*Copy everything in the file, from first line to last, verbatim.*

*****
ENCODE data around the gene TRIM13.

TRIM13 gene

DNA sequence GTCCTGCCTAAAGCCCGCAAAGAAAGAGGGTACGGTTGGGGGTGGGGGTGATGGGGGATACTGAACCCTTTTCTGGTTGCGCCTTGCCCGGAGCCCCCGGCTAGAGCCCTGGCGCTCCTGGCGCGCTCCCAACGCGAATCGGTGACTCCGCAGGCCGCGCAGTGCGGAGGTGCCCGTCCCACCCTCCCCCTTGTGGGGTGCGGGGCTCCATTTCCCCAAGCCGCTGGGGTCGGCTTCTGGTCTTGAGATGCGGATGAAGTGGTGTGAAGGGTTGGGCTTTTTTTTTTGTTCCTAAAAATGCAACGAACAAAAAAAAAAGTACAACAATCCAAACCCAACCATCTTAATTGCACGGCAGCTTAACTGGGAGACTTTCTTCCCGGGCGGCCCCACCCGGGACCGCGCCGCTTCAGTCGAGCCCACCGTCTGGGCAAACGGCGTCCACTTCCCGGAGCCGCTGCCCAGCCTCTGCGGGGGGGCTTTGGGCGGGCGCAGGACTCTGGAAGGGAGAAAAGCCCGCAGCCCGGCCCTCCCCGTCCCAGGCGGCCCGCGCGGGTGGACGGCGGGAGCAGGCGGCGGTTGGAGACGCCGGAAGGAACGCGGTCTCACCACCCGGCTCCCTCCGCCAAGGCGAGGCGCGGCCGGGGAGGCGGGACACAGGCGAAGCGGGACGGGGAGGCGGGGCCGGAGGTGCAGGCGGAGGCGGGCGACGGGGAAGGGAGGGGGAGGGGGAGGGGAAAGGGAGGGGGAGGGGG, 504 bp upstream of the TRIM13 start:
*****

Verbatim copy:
ENCODE data around the gene TRIM13.

TRIM13 gene

DNA sequence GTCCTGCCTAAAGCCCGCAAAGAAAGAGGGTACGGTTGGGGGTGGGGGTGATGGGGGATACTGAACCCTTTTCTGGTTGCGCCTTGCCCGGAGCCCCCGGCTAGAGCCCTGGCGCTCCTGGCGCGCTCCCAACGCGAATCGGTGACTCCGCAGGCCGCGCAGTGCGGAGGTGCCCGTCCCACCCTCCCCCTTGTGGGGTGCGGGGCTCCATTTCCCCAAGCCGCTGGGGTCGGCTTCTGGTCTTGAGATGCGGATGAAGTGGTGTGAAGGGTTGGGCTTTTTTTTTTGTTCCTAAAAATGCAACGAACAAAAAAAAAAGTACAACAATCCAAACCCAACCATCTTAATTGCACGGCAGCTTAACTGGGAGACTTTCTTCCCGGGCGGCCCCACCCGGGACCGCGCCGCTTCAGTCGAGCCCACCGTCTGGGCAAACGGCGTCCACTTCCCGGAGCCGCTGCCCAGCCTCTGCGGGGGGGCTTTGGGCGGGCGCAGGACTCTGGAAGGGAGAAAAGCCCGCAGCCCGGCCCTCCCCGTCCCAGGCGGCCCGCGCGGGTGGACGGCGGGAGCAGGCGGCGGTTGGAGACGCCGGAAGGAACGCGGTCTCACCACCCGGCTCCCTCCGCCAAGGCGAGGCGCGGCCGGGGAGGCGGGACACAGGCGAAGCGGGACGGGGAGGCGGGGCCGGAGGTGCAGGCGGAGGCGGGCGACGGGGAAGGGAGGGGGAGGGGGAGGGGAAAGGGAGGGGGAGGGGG, 504 bp upstream of the TRIM13 start: